Projects per year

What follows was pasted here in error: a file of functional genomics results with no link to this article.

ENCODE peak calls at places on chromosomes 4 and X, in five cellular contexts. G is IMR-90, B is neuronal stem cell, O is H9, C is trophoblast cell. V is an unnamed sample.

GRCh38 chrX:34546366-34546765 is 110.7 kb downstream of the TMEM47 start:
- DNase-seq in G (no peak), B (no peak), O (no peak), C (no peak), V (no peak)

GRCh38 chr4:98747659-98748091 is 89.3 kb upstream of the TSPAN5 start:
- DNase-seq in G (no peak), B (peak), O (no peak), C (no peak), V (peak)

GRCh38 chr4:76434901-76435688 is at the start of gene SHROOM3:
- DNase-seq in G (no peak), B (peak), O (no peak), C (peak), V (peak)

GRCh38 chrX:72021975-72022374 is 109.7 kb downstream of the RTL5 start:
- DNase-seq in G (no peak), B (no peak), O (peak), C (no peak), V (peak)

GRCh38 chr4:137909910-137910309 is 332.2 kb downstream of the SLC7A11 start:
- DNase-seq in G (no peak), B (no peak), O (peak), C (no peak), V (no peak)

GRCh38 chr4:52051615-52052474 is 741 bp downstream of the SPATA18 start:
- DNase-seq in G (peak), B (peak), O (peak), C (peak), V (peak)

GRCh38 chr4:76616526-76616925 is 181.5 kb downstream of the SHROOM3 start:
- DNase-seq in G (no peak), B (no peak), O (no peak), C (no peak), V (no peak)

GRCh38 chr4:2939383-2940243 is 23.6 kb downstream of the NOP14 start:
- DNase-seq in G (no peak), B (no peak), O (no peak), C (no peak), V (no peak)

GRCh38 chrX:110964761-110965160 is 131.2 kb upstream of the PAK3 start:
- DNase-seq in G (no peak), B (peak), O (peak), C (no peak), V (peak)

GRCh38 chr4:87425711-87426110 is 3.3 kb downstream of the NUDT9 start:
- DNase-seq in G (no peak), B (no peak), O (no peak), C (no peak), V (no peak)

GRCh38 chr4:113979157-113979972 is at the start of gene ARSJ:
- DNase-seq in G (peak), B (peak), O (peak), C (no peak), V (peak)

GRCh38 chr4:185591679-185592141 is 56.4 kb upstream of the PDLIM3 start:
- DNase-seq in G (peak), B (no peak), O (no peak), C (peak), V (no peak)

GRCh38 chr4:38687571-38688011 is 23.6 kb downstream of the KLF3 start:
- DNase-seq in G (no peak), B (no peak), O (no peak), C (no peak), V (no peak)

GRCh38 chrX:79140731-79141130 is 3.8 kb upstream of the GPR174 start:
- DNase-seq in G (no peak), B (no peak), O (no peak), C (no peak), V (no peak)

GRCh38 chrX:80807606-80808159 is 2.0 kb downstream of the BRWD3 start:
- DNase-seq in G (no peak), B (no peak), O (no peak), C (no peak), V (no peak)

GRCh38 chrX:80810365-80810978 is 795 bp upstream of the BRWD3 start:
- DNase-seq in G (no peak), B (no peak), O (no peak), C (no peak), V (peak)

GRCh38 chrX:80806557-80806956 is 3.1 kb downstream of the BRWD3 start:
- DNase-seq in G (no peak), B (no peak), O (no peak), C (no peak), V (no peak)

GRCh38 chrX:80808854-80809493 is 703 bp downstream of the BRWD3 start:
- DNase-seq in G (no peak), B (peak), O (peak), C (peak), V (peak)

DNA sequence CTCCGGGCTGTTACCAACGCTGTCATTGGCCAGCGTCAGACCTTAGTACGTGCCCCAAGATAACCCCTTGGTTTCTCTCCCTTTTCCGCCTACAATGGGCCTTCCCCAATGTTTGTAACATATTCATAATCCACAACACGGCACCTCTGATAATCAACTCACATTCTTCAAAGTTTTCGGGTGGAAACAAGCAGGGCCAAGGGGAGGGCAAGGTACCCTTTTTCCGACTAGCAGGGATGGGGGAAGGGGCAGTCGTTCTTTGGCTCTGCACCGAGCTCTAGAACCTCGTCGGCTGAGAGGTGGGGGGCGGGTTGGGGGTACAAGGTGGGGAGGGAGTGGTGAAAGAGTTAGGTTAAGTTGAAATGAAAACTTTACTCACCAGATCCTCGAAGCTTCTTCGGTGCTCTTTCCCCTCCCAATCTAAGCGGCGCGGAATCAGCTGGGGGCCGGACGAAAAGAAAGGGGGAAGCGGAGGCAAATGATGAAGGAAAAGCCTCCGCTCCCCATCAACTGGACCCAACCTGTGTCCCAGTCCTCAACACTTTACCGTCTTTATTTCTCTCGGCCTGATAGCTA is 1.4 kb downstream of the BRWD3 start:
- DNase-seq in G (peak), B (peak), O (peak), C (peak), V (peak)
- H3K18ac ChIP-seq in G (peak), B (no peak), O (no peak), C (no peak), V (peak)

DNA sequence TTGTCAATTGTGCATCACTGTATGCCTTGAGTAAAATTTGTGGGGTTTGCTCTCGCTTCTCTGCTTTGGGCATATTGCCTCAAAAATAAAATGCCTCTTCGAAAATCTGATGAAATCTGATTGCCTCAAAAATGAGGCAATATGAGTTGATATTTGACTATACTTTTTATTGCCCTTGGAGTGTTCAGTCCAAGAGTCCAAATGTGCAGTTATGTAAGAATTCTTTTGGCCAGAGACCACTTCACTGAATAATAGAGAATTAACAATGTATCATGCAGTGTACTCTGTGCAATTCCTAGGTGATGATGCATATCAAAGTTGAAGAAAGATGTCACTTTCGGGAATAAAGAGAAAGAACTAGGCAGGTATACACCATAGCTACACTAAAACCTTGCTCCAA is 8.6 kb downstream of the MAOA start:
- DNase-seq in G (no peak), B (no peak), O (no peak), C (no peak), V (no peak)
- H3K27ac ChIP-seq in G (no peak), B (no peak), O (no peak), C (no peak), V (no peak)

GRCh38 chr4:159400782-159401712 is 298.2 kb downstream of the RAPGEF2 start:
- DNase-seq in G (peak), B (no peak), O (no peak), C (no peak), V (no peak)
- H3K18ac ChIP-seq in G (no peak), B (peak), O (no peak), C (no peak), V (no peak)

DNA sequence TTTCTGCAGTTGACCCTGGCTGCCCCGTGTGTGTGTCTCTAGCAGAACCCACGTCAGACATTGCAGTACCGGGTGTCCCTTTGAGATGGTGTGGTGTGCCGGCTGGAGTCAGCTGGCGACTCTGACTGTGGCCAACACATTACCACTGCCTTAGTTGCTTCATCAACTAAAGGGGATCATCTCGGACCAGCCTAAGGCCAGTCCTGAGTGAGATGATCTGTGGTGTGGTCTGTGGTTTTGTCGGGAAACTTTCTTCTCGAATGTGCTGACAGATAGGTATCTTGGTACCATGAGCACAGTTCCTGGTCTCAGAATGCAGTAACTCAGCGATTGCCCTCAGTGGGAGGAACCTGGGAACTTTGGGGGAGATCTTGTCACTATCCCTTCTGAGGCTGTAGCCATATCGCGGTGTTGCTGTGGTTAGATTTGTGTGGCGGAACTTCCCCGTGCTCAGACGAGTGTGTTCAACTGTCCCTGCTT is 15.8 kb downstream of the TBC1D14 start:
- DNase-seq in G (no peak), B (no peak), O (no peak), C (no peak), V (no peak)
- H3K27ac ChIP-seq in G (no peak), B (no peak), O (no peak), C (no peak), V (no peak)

The experience of one's embodied sense of self is dependent on the integration of signals originating both from within and outwith one's body. During the processing and integration of these signals, the bodily self must maintain a fine balance between stability and malleability. Here we investigate the potential role of autonomic responses in interoceptive processing and their contribution to the stability of the bodily self. Using a biofeedback paradigm, we manipulated the congruency of cardiac signals across two hierarchical levels: (i) the low-level congruency between a visual feedback and participant's own cardiac signal and (ii) the high-level congruency between the participants' beliefs about the identity of the cardiac feedback and its true identity. We measured the effects of these manipulations on high-frequency heart rate variability (HF-HRV), a selective index of phasic vagal cardiac control. In Experiment 1, HF-HRV was sensitive to low-level congruency, independently of whether participants attempted to regulate or simply attend to the biofeedback. Experiment 2 revealed a higher-level congruency effect, as participants' prior veridical beliefs increased HF-HRV while when false they decreased HF-HRV. Our results demonstrate that autonomic changes in HF-HRV are sensitive to congruencies across multiple hierarchical levels. Our findings have important theoretical implications for predictive coding models of the self as they pave the way for a more direct way to track the subtle changes in the co-processing of the internal and external milieus.
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